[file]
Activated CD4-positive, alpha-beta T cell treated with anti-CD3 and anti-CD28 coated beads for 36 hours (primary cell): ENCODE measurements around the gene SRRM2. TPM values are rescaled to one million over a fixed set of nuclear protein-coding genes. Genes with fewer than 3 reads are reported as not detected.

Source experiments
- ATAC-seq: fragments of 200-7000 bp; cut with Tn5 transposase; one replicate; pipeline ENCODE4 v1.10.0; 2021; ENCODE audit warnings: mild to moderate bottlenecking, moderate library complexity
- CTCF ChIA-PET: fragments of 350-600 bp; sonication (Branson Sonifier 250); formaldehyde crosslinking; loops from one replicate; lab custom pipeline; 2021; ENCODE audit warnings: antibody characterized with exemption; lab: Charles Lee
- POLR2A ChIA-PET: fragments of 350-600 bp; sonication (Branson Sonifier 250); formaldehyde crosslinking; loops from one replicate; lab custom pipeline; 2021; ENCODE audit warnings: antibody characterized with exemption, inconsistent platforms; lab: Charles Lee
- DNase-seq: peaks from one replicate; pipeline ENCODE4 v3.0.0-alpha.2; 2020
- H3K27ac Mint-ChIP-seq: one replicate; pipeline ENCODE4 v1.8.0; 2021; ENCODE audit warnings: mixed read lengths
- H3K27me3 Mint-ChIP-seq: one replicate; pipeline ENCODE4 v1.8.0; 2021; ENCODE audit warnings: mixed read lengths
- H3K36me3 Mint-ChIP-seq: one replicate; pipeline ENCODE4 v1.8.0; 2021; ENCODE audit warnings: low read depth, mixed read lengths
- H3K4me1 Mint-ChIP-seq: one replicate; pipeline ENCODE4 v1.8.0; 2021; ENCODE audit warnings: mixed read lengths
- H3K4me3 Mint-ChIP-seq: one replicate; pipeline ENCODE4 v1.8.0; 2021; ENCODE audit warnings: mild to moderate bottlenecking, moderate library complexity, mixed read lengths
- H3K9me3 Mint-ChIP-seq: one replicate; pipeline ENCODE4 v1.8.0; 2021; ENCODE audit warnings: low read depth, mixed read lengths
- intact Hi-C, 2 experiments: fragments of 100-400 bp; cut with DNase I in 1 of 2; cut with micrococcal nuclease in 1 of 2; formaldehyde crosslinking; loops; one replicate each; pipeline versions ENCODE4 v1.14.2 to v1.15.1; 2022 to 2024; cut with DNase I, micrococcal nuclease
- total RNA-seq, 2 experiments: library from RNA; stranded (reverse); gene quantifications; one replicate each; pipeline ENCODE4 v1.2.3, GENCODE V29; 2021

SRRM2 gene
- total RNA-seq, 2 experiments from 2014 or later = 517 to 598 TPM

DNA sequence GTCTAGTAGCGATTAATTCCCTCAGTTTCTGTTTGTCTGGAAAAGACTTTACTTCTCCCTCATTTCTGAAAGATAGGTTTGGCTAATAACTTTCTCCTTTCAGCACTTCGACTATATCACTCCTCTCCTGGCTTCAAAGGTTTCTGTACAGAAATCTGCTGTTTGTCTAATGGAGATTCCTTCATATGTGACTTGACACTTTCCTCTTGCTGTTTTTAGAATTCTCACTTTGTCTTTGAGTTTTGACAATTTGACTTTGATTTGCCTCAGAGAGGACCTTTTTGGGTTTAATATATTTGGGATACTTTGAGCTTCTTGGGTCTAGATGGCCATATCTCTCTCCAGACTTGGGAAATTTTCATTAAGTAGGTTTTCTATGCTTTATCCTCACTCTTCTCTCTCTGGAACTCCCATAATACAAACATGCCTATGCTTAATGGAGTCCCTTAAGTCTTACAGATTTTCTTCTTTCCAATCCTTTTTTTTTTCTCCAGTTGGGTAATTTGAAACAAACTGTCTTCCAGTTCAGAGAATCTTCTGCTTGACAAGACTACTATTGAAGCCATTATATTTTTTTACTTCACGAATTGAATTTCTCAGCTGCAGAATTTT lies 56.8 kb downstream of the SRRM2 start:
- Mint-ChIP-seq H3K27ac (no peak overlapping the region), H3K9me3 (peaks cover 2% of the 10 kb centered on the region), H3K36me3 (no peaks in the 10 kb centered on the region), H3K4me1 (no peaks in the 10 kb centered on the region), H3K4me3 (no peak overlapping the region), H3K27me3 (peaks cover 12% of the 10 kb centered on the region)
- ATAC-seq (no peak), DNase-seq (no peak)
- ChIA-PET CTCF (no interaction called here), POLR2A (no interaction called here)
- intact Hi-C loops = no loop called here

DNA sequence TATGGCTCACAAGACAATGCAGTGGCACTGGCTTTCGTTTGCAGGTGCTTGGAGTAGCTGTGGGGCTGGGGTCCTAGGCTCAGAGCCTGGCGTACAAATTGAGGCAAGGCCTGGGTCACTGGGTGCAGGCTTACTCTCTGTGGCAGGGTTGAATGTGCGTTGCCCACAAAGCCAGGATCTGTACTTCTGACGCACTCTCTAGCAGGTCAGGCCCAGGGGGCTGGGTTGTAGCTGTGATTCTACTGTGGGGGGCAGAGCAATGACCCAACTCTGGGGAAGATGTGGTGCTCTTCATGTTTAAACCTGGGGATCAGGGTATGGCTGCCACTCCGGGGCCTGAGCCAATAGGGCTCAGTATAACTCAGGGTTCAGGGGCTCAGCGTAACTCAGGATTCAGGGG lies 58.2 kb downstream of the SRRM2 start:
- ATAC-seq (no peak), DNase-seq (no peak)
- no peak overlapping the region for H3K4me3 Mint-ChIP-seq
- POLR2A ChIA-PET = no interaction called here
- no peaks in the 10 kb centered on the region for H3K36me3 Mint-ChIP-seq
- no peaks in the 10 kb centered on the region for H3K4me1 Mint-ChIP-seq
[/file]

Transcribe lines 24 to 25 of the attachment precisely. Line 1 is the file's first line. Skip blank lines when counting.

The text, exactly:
- no peak overlapping the region for H3K4me3 Mint-ChIP-seq
- POLR2A ChIA-PET = no interaction called here